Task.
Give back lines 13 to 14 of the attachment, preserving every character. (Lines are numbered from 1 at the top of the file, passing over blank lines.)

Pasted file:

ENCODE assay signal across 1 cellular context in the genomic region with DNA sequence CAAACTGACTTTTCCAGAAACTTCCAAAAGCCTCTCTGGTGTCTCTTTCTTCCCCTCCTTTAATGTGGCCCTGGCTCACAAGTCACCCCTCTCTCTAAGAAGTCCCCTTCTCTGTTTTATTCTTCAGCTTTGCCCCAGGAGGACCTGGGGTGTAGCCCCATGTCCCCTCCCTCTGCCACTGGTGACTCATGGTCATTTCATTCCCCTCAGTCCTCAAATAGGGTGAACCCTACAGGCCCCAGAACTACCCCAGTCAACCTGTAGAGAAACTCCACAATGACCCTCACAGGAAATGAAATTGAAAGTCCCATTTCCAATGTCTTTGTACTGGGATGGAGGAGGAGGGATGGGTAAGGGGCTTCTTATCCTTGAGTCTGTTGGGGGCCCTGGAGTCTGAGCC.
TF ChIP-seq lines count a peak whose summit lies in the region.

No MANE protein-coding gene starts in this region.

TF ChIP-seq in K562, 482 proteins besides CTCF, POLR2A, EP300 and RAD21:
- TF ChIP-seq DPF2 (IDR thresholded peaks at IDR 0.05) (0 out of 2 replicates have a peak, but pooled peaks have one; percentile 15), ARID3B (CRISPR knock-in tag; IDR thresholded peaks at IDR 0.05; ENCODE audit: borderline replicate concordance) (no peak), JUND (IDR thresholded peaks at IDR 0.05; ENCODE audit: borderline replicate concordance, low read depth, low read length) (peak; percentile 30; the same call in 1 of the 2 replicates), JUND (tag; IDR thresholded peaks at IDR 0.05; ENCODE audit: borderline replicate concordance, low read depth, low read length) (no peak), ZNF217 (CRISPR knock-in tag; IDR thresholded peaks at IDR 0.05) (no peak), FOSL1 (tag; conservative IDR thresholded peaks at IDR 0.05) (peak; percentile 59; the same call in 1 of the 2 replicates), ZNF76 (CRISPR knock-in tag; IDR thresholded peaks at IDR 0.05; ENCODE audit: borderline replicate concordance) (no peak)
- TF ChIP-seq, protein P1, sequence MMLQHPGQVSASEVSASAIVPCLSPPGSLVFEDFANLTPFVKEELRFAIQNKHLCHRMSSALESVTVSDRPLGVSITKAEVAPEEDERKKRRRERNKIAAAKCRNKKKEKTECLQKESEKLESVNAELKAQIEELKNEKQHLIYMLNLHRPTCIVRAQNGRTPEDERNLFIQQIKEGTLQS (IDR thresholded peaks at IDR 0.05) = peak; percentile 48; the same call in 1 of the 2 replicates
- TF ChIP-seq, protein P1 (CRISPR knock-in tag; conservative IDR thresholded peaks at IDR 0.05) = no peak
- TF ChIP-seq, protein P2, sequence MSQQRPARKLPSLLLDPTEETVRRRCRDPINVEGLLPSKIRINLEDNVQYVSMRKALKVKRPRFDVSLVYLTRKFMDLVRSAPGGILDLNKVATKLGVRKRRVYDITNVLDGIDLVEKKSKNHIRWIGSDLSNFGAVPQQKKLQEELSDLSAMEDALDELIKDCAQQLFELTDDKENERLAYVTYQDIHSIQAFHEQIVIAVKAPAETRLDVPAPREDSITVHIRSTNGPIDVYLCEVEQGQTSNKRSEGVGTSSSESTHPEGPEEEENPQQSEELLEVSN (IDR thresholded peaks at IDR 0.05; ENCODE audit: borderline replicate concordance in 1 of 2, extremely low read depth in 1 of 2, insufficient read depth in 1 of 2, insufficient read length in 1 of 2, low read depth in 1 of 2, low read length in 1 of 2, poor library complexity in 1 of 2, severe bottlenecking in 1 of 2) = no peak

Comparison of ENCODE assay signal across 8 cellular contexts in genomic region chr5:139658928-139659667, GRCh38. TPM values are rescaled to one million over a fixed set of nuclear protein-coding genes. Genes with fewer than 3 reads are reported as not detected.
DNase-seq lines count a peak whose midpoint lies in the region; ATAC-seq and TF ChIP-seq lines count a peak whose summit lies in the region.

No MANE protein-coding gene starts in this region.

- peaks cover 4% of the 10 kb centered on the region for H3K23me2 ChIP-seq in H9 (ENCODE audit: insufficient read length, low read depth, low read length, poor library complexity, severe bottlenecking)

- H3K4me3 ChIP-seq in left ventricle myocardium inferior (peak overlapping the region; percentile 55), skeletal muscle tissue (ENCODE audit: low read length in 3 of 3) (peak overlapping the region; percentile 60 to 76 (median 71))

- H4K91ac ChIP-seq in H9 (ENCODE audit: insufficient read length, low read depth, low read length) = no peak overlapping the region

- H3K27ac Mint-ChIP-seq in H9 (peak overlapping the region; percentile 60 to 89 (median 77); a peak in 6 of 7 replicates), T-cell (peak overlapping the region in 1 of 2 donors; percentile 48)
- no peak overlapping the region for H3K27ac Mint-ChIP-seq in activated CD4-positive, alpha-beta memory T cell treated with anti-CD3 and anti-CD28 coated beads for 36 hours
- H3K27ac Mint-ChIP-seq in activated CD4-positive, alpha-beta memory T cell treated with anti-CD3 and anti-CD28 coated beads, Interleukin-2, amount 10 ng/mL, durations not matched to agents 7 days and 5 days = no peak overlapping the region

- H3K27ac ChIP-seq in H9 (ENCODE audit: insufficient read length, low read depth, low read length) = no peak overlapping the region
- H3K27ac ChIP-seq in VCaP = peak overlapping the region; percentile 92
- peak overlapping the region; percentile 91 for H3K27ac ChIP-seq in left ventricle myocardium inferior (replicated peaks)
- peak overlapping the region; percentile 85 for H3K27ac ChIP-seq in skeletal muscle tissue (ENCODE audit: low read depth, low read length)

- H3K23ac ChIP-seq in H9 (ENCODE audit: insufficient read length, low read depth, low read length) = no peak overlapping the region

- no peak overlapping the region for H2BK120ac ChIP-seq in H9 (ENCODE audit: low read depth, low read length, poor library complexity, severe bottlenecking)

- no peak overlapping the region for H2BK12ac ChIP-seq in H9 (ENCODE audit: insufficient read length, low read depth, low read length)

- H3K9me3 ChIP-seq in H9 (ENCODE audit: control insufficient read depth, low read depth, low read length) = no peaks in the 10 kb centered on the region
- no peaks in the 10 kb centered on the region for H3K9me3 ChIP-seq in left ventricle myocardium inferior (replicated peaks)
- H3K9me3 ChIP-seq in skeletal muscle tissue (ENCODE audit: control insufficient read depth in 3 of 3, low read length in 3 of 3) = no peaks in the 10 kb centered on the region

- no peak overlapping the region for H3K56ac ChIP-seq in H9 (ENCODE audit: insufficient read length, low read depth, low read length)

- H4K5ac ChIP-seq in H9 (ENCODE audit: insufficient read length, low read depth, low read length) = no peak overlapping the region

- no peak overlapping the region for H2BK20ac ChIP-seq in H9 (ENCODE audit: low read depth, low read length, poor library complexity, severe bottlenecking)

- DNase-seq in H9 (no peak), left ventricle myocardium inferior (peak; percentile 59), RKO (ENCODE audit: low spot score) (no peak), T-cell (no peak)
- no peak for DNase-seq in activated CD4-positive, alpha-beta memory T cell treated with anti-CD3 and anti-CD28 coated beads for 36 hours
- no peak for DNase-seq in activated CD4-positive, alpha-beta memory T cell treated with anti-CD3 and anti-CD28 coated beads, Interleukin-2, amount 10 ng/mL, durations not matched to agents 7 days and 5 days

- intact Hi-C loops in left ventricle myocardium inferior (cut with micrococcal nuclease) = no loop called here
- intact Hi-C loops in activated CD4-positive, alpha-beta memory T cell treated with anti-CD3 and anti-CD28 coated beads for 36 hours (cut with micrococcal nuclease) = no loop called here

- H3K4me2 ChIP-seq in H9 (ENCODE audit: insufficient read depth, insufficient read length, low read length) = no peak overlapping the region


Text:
- H3K4me3 ChIP-seq in left ventricle myocardium inferior (peak overlapping the region; percentile 55), skeletal muscle tissue (ENCODE audit: low read length in 3 of 3) (peak overlapping the region; percentile 60 to 76 (median 71))

- H4K91ac ChIP-seq in H9 (ENCODE audit: insufficient read length, low read depth, low read length) = no peak overlapping the region